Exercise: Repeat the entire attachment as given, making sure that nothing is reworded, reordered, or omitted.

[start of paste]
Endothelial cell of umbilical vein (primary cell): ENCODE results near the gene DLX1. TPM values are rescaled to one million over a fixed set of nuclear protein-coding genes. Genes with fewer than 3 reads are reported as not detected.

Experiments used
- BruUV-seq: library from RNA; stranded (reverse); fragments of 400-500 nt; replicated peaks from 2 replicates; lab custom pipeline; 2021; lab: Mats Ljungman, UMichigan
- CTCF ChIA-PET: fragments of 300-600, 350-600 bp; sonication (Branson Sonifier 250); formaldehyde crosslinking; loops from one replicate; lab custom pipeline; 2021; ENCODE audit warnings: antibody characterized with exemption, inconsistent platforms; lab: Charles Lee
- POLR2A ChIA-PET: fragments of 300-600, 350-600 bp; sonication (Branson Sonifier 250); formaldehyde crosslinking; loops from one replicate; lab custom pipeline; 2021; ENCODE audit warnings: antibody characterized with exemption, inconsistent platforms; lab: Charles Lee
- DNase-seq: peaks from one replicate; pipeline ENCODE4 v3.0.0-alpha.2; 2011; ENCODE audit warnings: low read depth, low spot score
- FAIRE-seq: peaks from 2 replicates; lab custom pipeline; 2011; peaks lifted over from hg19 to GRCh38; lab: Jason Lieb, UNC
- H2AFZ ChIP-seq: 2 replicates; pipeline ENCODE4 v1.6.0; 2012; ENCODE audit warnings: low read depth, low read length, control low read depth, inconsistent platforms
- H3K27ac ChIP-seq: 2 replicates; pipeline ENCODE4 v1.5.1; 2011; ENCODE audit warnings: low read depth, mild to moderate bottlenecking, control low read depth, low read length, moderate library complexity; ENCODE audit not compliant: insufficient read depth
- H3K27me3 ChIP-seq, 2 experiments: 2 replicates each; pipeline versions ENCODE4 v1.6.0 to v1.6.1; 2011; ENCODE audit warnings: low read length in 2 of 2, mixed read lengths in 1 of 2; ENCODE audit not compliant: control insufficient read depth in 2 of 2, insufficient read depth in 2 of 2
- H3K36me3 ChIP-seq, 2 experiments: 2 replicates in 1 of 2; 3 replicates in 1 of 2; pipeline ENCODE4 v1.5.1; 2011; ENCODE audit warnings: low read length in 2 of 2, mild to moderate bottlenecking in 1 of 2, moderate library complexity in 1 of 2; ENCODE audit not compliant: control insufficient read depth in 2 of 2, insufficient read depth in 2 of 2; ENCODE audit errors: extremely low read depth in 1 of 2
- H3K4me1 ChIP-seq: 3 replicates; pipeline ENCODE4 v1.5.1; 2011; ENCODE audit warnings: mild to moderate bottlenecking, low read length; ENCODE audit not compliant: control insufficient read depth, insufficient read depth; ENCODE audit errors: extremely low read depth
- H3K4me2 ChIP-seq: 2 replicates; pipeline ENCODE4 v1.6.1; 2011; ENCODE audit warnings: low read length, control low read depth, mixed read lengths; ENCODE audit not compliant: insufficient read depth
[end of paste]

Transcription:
Endothelial cell of umbilical vein (primary cell): ENCODE results near the gene DLX1. TPM values are rescaled to one million over a fixed set of nuclear protein-coding genes. Genes with fewer than 3 reads are reported as not detected.

Experiments used
- BruUV-seq: library from RNA; stranded (reverse); fragments of 400-500 nt; replicated peaks from 2 replicates; lab custom pipeline; 2021; lab: Mats Ljungman, UMichigan
- CTCF ChIA-PET: fragments of 300-600, 350-600 bp; sonication (Branson Sonifier 250); formaldehyde crosslinking; loops from one replicate; lab custom pipeline; 2021; ENCODE audit warnings: antibody characterized with exemption, inconsistent platforms; lab: Charles Lee
- POLR2A ChIA-PET: fragments of 300-600, 350-600 bp; sonication (Branson Sonifier 250); formaldehyde crosslinking; loops from one replicate; lab custom pipeline; 2021; ENCODE audit warnings: antibody characterized with exemption, inconsistent platforms; lab: Charles Lee
- DNase-seq: peaks from one replicate; pipeline ENCODE4 v3.0.0-alpha.2; 2011; ENCODE audit warnings: low read depth, low spot score
- FAIRE-seq: peaks from 2 replicates; lab custom pipeline; 2011; peaks lifted over from hg19 to GRCh38; lab: Jason Lieb, UNC
- H2AFZ ChIP-seq: 2 replicates; pipeline ENCODE4 v1.6.0; 2012; ENCODE audit warnings: low read depth, low read length, control low read depth, inconsistent platforms
- H3K27ac ChIP-seq: 2 replicates; pipeline ENCODE4 v1.5.1; 2011; ENCODE audit warnings: low read depth, mild to moderate bottlenecking, control low read depth, low read length, moderate library complexity; ENCODE audit not compliant: insufficient read depth
- H3K27me3 ChIP-seq, 2 experiments: 2 replicates each; pipeline versions ENCODE4 v1.6.0 to v1.6.1; 2011; ENCODE audit warnings: low read length in 2 of 2, mixed read lengths in 1 of 2; ENCODE audit not compliant: control insufficient read depth in 2 of 2, insufficient read depth in 2 of 2
- H3K36me3 ChIP-seq, 2 experiments: 2 replicates in 1 of 2; 3 replicates in 1 of 2; pipeline ENCODE4 v1.5.1; 2011; ENCODE audit warnings: low read length in 2 of 2, mild to moderate bottlenecking in 1 of 2, moderate library complexity in 1 of 2; ENCODE audit not compliant: control insufficient read depth in 2 of 2, insufficient read depth in 2 of 2; ENCODE audit errors: extremely low read depth in 1 of 2
- H3K4me1 ChIP-seq: 3 replicates; pipeline ENCODE4 v1.5.1; 2011; ENCODE audit warnings: mild to moderate bottlenecking, low read length; ENCODE audit not compliant: control insufficient read depth, insufficient read depth; ENCODE audit errors: extremely low read depth
- H3K4me2 ChIP-seq: 2 replicates; pipeline ENCODE4 v1.6.1; 2011; ENCODE audit warnings: low read length, control low read depth, mixed read lengths; ENCODE audit not compliant: insufficient read depth